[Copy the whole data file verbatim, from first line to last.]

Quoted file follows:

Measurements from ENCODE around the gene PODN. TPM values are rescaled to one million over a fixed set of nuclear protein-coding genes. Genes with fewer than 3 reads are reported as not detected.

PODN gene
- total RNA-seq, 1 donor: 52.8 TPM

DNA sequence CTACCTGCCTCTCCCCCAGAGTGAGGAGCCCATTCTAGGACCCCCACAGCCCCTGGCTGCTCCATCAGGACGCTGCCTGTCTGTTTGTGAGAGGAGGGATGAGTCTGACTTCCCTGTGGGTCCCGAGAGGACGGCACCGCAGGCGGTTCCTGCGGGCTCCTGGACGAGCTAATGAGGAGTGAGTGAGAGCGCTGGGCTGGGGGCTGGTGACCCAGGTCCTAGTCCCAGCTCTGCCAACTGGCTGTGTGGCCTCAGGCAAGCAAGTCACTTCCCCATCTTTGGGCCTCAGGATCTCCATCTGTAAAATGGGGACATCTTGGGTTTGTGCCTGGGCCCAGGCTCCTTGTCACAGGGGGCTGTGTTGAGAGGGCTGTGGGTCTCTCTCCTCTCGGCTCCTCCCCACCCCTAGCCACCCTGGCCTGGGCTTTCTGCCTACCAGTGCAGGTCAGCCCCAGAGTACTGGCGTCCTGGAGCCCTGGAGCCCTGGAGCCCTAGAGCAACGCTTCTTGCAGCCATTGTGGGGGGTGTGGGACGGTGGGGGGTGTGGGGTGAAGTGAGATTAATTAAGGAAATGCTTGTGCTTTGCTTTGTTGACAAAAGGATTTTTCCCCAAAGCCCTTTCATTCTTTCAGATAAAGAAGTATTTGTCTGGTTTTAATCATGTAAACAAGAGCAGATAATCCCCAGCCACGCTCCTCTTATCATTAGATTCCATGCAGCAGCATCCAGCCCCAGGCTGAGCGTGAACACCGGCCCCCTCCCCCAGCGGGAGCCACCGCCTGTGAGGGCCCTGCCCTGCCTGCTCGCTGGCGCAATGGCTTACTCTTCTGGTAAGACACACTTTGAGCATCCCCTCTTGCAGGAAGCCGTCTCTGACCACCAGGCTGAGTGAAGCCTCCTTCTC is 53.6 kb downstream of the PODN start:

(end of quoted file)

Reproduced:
Measurements from ENCODE around the gene PODN. TPM values are rescaled to one million over a fixed set of nuclear protein-coding genes. Genes with fewer than 3 reads are reported as not detected.

PODN gene
- total RNA-seq, 1 donor: 52.8 TPM

DNA sequence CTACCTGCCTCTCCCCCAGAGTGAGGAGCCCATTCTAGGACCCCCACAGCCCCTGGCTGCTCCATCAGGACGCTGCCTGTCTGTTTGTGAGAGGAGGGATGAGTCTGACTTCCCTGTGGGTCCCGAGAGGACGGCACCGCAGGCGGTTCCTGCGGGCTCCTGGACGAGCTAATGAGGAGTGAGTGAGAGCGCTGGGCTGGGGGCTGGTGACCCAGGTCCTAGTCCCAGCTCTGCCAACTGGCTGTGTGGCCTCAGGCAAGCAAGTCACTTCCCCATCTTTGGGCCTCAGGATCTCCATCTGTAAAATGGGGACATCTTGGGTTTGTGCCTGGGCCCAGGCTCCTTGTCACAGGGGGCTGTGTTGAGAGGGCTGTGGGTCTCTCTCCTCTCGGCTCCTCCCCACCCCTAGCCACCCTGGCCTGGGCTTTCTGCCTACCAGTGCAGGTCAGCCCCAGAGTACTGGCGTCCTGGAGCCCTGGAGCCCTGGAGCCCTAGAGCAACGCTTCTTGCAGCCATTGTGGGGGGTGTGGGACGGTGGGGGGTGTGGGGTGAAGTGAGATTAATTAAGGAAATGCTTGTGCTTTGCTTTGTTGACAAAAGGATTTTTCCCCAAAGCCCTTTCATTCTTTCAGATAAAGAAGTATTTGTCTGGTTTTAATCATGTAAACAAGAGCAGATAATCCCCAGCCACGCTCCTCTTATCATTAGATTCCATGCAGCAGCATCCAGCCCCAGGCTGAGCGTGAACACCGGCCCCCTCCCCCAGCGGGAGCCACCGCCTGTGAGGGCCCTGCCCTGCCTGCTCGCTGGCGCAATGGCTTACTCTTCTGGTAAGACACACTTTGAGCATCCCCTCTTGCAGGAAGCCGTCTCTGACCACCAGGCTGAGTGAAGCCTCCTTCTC is 53.6 kb downstream of the PODN start: